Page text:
NHL

‘This kid’s a player’: Matty Beniers is making a big impact in Seattle

‘This kid’s a player’: Matty Beniers is making a big impact in Seattle

‘This kid’s a player’: Matty Beniers is making a big impact in Seattle

Matty Beniers he will not read this or any story about himself. Beniers is so serious about this edict that he asked his parents to stop sending him articles that have anything to do with him.

Humility is everything for Beniers. That’s why he thinks it’s better to concentrate on other elements of life than what people say about him.

It’s also ironic, since people can’t stop talking about Beniers. His name is always mentioned whenever anyone talks about him Seattle Krakenfirst success He starts talking about the Calder Trophy race and his name is one of the first to be mentioned. Beniers is only 27 games into his NHL career, but he’s already popular enough in Seattle to start getting stopped for autographs and pictures when he’s out in public.

His colleagues joke that they are tired of talking about him. But they all have a lot to say about what has allowed him to excel as a 20-year-old in the NHL while expressing what makes him a special person who wants to do well for those around him.

The affinity for Beniers is so strong that the Kraken’s pre-game introduction video has 30 seconds dedicated exclusively to Beniers. He talks about what the future looks like and how he’s part of “The Next Wave” of players expected to lead the franchise for years to come.

Of course, Beniers will not know much about this because he will never read about it.

“I’ve never liked to see things about me,” Beniers said. “I don’t really know why. I think I might have seen other people around me just the opposite and I just didn’t like it. So I started doing it when I was young.”

Beniers has been managing expectations since the Kraken selected him with the second pick in the 2021 NHL Draft. The selection of Beniers came with the belief that the Kraken had a prospect who projected as a top two-way center line that could become one of the cornerstones of their franchise for years to come.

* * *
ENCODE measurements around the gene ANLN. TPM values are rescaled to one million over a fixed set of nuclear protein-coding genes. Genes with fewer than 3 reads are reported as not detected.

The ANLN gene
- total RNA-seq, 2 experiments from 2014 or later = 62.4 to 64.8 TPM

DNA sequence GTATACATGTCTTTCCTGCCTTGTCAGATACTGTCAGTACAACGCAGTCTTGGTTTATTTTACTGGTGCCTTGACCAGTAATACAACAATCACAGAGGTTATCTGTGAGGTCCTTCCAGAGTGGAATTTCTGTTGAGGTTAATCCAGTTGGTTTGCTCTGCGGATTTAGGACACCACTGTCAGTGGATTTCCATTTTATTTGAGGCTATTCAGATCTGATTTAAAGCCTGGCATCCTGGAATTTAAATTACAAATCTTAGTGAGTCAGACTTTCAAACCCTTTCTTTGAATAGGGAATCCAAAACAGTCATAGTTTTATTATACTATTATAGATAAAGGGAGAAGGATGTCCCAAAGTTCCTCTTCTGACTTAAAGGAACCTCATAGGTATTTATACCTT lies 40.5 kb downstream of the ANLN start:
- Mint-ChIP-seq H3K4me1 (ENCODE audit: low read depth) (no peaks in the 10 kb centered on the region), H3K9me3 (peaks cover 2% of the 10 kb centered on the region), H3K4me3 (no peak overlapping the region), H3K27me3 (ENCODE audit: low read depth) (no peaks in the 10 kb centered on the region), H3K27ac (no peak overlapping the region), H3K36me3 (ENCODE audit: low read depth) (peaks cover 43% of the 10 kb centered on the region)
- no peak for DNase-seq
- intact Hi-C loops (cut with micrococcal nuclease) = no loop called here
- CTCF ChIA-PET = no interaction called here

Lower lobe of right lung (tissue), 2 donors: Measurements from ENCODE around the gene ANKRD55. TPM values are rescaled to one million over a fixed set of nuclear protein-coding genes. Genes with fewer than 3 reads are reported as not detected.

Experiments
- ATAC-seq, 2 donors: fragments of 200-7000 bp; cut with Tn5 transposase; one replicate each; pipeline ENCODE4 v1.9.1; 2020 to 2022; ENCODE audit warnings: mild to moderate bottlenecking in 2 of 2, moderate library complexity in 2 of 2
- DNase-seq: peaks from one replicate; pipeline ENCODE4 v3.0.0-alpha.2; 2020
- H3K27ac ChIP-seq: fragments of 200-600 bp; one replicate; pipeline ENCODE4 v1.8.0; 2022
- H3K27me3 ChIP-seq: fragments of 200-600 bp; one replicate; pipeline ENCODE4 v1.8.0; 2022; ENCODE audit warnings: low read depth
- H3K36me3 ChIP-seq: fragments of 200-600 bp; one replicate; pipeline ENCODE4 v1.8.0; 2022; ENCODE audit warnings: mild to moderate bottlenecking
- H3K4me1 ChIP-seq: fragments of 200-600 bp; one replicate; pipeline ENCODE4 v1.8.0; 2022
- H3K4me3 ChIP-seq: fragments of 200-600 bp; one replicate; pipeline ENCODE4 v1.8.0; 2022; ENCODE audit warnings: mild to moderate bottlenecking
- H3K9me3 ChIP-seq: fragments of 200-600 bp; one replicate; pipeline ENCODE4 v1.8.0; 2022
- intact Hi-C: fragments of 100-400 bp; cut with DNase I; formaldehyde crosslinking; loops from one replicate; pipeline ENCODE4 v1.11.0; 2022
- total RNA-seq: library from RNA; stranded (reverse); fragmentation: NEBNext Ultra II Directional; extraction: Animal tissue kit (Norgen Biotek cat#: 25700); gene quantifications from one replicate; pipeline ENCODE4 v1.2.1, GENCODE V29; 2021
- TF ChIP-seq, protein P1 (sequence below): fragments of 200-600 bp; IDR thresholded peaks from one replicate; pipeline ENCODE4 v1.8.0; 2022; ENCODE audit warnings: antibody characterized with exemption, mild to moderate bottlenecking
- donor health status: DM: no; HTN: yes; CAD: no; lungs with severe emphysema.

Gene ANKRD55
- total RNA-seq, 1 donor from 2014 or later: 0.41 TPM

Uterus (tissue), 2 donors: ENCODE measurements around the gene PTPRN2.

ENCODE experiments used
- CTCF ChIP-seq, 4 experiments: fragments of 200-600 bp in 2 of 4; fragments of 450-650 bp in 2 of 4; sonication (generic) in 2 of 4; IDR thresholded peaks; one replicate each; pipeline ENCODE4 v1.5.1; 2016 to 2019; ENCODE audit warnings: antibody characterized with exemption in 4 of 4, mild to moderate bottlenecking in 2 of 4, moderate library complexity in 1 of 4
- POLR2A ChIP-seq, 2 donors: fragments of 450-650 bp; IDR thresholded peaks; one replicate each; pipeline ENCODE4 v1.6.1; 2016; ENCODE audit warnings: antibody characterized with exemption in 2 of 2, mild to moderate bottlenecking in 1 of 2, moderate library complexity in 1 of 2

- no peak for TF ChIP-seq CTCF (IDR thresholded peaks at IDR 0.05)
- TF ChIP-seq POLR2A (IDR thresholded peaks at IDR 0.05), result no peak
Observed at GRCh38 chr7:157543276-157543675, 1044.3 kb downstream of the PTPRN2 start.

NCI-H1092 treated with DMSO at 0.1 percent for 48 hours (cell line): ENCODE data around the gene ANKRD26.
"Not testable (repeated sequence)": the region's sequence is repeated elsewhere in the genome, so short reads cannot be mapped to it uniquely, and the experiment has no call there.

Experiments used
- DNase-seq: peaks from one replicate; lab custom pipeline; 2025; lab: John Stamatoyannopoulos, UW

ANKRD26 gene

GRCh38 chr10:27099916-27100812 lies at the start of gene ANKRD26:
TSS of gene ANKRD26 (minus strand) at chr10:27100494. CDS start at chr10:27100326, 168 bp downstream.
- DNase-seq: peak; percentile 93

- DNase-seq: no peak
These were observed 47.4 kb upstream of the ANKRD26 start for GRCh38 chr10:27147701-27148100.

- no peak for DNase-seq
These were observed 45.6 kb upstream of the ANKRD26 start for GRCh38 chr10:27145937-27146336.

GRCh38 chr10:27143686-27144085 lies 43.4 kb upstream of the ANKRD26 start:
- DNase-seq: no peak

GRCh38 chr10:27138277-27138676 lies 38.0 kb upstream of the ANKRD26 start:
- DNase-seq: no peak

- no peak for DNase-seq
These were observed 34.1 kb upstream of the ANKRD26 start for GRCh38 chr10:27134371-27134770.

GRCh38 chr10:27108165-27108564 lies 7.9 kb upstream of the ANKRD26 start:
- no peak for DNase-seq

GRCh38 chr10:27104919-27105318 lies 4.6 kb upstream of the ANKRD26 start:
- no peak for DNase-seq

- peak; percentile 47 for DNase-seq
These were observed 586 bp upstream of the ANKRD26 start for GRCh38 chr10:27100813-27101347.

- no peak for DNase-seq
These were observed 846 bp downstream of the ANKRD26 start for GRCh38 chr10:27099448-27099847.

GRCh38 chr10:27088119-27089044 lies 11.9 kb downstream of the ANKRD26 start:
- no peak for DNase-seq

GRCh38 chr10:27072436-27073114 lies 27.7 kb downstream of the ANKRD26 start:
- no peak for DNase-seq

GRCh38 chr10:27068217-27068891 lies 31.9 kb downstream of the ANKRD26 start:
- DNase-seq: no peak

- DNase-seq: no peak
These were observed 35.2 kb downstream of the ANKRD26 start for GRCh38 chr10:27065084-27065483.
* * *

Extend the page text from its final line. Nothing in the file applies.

Going 27-49-6 in their inaugural season meant the Kraken had to make the prospect of a bright future a selling point for fans. Everyone saw that future last season when Beniers left the University of Michigan after his sophomore year to sign an entry-level contract and scored nine points in his first 10 NHL games.

“The first practice that was on the ice, I was like, ‘Oh my God, that’s good!’ “, the Kraken forward Yanni Gourde said “It was at that point when you say, ‘This kid’s a player.’ A lot of guys come out of college, they come out of junior high, and you don’t know if they have it right away. He’s that kid that really stepped on the ice and you knew that kid he’ll be fine soon.”

Beniers already had one point — one assist — in his first NHL game. What he accomplished in his first match at the Climate Pledge Arena only raised expectations. He was active in both areas while making plays that the casual fan or more avid observer could appreciate.

He also scored his first NHL goal in that same game that went into overtime. Kraken coach Dave Hakstol trusted Beniers enough to deploy him for three minutes of ice time in the extra frame. What was undoubtedly Beniers’ strongest showing was when he tried to set up the game-winning goal in OT without looking, between the legs. The confidence he showed was so strong that he was one of three skaters selected in a shootout that ultimately won Kraken.

“You’re not too surprised at anything I do,” Kraken said Jordan Eberle. “You’re amazed at the confidence level of doing that to come off a college season and go into the NHL and go right there. He’s a very confident kid, but he handles it in a very good way.”

Skill is only part of the package. Eberle, an alternate captain, said Beniers has shown the maturity and personality needed to thrive in an NHL locker room. What stood out most about Eberle was the fact that Beniers did it late in the season at a time when the team already had its identity.

First-year players tend to be more reserved at first. They take their time trying to figure out the dressing room before speaking and showing their personalities. No Beniers. Eberle said Beniers had no trouble fitting in with the rest of the team.

“He’s sociable. He likes to talk. He likes to tweet,” Eberle said. “I think when you have a kid, that at a young age like that, you can get under his skin and he’s able to have the confidence to give it back, that’s a good thing. That means you’re a good fit.”

Another way to fit Beniers is with his contributions. He is second on the team in goals and is tied for third in points (11). He is third among forwards in total ice time, second in 5-on-5 ice time and second in power play ice time.

As for rookie stats: Beniers leads all rookies with 11 points, is second with five goals and sixth with five assists. He also ranks second in ice time among rookie forwards and 11th among all rookie skaters.